When Troy Middleton stumbled upon an online listing of a sword for sale, the Quispamsis man was immediately intrigued.
A local historian, he was able to confirm it had belonged to a New Brunswicker, a man named John S. Stevenson.
Stevenson, who was born in Saint Andrews in the 1830s, was a doctor who completed his studies at Harvard University.
During the American Civil War, 1861-1865, Stevenson was one of many Atlantic Canadians who enlisted in the U.S. Army.
"There were thousands of Atlantic Canadians that served in that conflict," Middleton said. "Some of them felt that it was the right thing to do to support freedom, to support the cause."
John S. Stevenson pictured sitting on the left in this undated photo. (Charlotte County Archives)
Stevenson served as a surgeon in the Union army's medical corps for the 29th Connecticut, a mainly Black infantry regiment. He would have acquired the ceremonial weapon during his time with the regiment, said Middleton, because it was awarded to members of the medical corps.
Stevenson fell ill while serving in Texas and died shortly after in New York. His body was returned to Saint Andrews for burial. His sword did not make it back to New Brunswick.
Now 150 years later, Middleton sees this as an opportunity to bring the sword home and hopes to use it as an educational tool to teach future generations about that conflict.
"The sword would be a way to put a physical item that makes that direct connection."
The next step is to find the money to purchase the artifact. Middleton discussed buying the sword with fellow local historian, Harold Wright.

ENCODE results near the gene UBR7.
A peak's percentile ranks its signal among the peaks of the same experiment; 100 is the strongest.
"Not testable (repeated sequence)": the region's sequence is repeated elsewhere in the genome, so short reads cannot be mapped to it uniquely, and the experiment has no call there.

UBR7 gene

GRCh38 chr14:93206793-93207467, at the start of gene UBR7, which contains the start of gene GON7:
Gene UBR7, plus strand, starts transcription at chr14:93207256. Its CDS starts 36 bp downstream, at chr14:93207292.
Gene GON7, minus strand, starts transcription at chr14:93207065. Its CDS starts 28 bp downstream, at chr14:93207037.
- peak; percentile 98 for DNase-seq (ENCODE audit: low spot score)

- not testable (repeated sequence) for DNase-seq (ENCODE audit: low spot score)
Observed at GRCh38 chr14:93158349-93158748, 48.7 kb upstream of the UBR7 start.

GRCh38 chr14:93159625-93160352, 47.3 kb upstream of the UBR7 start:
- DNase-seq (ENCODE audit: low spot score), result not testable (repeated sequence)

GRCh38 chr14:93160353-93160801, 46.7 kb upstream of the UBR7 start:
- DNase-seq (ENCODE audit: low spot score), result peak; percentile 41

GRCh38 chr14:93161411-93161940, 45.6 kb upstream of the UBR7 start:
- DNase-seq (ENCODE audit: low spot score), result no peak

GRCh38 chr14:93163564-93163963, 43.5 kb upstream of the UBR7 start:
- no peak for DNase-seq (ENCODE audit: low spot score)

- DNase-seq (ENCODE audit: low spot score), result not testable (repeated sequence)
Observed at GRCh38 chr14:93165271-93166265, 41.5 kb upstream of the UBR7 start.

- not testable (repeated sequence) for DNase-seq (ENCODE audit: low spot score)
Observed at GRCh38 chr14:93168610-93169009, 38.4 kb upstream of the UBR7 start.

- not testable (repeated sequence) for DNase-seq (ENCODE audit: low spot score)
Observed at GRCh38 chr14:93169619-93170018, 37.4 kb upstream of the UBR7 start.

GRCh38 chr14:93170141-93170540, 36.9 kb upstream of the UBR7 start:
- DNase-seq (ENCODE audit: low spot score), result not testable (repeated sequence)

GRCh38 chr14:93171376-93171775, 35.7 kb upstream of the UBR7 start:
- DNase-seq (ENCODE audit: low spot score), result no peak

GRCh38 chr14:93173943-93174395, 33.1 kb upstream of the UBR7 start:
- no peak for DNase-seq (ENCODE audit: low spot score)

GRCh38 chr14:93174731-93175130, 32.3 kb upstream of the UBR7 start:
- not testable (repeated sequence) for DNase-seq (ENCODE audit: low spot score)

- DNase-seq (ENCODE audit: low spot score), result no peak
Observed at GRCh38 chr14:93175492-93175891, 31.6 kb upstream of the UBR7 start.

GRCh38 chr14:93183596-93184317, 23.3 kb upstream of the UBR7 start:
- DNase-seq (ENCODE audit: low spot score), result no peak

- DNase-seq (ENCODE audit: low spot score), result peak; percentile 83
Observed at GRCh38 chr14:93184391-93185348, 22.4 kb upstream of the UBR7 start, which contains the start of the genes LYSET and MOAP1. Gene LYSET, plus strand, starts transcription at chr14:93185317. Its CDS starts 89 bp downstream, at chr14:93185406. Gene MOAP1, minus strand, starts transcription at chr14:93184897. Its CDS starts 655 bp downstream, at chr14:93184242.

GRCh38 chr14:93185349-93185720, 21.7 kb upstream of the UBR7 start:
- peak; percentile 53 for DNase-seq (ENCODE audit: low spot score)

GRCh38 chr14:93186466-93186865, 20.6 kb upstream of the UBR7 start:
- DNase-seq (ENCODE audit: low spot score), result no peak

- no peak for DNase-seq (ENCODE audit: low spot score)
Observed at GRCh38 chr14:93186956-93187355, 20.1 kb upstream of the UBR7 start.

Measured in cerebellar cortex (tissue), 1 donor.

Wright liked the idea and suggested they raise the money through the New Brunswick Historical Society.
"I asked the obvious questions. What's the story behind it, and how much? That was enough to excite me to go on to find out if we can raise the money," Wright said.
The current owner has agreed to sell it for $6,000. (Robert Low)
Middleton reached out to Robert Low, a private collector in Ontario who currently owns the sword.
Low said he bought it a few years ago at an estate sale. After some research, he discovered the New Brunswick connection and decided if he ever were to sell the item, it should stay in Canada.
"I had hopes it was going to go to a museum, especially in New Brunswick. I would hate to see it end up in an American collection."
Low has agreed to sell it to Middleton for $6,000, $2,000 below his original asking price.
Wright says he is confident they will be able raise enough money. Like Middleton, he believes that the sword could teach future generations about the past.
"This is so singularly significant to our New Brunswick military heritage," said Wright. "The best option is to keep it here, where it can tell an important part of our Canadian story."